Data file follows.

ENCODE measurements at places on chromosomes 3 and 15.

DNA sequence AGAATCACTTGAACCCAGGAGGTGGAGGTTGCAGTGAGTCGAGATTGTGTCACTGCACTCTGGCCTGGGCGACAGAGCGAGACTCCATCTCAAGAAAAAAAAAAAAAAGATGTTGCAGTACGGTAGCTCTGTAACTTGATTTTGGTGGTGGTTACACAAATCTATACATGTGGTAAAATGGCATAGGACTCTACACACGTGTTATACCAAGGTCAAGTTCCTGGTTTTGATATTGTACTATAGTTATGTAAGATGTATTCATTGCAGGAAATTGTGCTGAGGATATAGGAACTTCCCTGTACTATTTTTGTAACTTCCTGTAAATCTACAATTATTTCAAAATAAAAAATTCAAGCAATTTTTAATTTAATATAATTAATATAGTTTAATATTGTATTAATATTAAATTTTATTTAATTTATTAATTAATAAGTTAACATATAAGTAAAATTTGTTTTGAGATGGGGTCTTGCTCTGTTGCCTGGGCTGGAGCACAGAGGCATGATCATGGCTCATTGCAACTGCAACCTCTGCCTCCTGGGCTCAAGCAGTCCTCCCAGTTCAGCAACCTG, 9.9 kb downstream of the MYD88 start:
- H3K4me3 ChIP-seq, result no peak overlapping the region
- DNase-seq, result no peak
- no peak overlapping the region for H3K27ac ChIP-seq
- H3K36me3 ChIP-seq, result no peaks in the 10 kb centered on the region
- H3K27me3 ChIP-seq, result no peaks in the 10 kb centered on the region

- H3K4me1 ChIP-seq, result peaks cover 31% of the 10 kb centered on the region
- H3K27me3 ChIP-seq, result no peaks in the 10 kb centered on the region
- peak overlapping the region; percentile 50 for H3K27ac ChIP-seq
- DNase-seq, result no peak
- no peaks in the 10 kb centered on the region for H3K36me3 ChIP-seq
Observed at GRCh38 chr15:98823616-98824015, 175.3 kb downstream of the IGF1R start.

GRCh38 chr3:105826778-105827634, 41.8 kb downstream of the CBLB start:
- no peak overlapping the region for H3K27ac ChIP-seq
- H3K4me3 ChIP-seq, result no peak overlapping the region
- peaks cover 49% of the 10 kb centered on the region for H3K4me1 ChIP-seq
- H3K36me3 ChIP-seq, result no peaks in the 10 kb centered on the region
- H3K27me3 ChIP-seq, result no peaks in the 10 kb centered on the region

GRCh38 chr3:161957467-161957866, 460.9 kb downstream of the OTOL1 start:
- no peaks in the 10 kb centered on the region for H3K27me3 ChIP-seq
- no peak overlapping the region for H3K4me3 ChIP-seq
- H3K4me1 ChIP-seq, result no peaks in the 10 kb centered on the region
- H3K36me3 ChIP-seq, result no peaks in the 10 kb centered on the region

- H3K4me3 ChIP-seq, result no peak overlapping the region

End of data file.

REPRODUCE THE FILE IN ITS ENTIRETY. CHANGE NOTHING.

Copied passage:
ENCODE measurements at places on chromosomes 3 and 15.

DNA sequence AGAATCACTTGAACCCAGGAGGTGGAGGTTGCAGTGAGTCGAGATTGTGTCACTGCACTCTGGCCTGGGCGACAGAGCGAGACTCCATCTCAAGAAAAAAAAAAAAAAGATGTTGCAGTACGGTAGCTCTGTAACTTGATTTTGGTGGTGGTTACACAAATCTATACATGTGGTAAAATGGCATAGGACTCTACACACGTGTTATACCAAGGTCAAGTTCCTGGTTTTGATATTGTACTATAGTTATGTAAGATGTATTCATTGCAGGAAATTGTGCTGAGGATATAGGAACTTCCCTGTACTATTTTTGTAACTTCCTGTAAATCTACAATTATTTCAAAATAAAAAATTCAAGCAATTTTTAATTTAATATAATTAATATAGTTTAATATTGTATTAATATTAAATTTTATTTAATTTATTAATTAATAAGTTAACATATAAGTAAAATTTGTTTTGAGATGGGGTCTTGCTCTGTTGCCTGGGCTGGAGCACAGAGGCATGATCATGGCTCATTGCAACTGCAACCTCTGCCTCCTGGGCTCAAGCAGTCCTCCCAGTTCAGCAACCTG, 9.9 kb downstream of the MYD88 start:
- H3K4me3 ChIP-seq, result no peak overlapping the region
- DNase-seq, result no peak
- no peak overlapping the region for H3K27ac ChIP-seq
- H3K36me3 ChIP-seq, result no peaks in the 10 kb centered on the region
- H3K27me3 ChIP-seq, result no peaks in the 10 kb centered on the region

- H3K4me1 ChIP-seq, result peaks cover 31% of the 10 kb centered on the region
- H3K27me3 ChIP-seq, result no peaks in the 10 kb centered on the region
- peak overlapping the region; percentile 50 for H3K27ac ChIP-seq
- DNase-seq, result no peak
- no peaks in the 10 kb centered on the region for H3K36me3 ChIP-seq
Observed at GRCh38 chr15:98823616-98824015, 175.3 kb downstream of the IGF1R start.

GRCh38 chr3:105826778-105827634, 41.8 kb downstream of the CBLB start:
- no peak overlapping the region for H3K27ac ChIP-seq
- H3K4me3 ChIP-seq, result no peak overlapping the region
- peaks cover 49% of the 10 kb centered on the region for H3K4me1 ChIP-seq
- H3K36me3 ChIP-seq, result no peaks in the 10 kb centered on the region
- H3K27me3 ChIP-seq, result no peaks in the 10 kb centered on the region

GRCh38 chr3:161957467-161957866, 460.9 kb downstream of the OTOL1 start:
- no peaks in the 10 kb centered on the region for H3K27me3 ChIP-seq
- no peak overlapping the region for H3K4me3 ChIP-seq
- H3K4me1 ChIP-seq, result no peaks in the 10 kb centered on the region
- H3K36me3 ChIP-seq, result no peaks in the 10 kb centered on the region

- H3K4me3 ChIP-seq, result no peak overlapping the region